News

A Middle Ground for Investors

News
A Middle Ground for Investors -- finding the middle ground

Choices are about to be made. Central banks and legislatures seem poised to decide what they want to do. For central banks, “plentiful liquidity helped governments, businesses and households survive lockdowns. Cash flows collapsed but bankruptcies barely increased.

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Investment Strategies and Tactics in Tricky Times

News, Quarterly Market Perspectives
investment strategies and tactics - image of dollar sign in maze

As we wait for the financial world to react to events while unsure of what theme or themes will predominate economic thought in the future, there are some strategies and tactics to keep in mind during tricky times. A popular endowment model strategy is rebalancing a portfolio. As different sections of a por tfolio gain value quickly, or slowly, or even regress, the original, and hopefully optimal, asset allocation percentages change to something different. At various times, perhaps annually, the increased percentages are sold down to their original allocation and the funds raised are reinvested in the decreased percentage assets, thereby rebalancing. As a tactic to make some investors comfortable with the risk profile of their portfolios, this works. However, one author points out that he has “yet to see a study that shows it improves your returns,” and in fact it sometimes can mean “missing out on big returns.”[1]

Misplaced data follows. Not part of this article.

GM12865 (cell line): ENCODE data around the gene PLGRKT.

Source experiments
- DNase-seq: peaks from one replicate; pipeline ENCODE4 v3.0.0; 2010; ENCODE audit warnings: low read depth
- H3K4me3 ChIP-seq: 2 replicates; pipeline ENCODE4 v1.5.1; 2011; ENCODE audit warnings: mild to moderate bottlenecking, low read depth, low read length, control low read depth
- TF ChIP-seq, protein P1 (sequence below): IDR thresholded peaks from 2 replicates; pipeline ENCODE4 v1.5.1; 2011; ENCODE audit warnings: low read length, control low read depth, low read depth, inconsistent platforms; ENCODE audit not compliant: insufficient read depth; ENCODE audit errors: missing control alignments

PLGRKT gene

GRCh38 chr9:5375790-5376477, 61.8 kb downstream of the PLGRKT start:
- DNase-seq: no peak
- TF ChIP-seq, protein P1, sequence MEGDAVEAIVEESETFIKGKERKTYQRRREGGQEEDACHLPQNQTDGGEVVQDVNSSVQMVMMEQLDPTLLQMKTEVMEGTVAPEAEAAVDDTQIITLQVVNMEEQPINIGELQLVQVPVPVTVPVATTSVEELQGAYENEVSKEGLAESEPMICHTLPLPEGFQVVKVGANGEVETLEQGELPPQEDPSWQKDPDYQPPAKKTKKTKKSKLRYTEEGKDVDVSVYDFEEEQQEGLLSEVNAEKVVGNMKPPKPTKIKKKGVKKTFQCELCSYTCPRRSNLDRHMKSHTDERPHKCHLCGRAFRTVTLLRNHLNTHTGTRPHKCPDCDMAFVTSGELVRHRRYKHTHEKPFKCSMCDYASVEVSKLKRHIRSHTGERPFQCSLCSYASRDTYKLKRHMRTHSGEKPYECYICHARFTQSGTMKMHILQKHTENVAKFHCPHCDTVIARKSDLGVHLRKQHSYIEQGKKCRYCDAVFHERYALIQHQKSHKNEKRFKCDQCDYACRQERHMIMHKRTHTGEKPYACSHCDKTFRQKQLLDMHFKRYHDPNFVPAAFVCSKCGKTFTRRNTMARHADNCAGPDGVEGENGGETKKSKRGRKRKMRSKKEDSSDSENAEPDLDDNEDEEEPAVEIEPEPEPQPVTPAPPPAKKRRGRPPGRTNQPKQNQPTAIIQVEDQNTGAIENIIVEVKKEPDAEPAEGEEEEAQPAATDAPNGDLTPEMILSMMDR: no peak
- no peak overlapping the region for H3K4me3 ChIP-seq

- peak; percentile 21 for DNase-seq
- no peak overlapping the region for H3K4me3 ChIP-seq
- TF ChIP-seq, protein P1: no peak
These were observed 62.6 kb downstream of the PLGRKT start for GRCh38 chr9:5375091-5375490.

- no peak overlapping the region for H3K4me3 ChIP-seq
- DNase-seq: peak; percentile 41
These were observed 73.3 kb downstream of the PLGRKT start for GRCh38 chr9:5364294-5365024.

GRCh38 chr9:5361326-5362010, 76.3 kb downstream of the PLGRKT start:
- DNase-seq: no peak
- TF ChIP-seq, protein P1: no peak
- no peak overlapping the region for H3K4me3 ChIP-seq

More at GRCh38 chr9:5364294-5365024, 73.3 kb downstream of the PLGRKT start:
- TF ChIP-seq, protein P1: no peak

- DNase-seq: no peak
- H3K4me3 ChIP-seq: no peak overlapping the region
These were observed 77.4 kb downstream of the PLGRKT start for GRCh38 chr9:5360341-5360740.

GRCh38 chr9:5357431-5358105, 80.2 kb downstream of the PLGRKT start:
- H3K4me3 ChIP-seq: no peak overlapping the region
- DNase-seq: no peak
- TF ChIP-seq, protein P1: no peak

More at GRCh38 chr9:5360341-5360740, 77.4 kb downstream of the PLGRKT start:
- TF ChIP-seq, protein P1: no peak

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Economic Growth Accelerating

News, Quarterly Market Perspectives
Economic growth accelerating - image concept for growth

With the pandemic subsiding and economic growth reaccelerating, a Bloomberg survey of economists expects US real GDP to grow a robust 6.6% this year and 4.1% next. The economy (as measured by real GDP) is expected to have surpassed its pre-pandemic peak in the second quarter of 2021. The S&P 500 Index returned a strong 14.4% through the first half of the year to close at a record high. Pent-up demand and federal stimulus funds have meant that demand for goods and services has recovered much faster than supply. Businesses can’t hire workers fast enough and they’re struggling with supply chain bottlenecks. Strong economic conditions drove the Consumer Price Index (CPI) up 5.4% year-over-year in June, following up 5.0% y/y in May. While many economists had been expecting some inflation, these inflation statistics were higher than most of them, including many Fed officials, anticipated.[1] The CPI excluding food and energy was up 4.5% y/y in June, reaching its highest level since 1991.

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Regulatory Oversight and Inflation

News, Quarterly Market Perspectives
Regulatory Oversight and Inflation - Sizing up the risk of inflation falls on another large federal bureaucracy, the Federal Reserve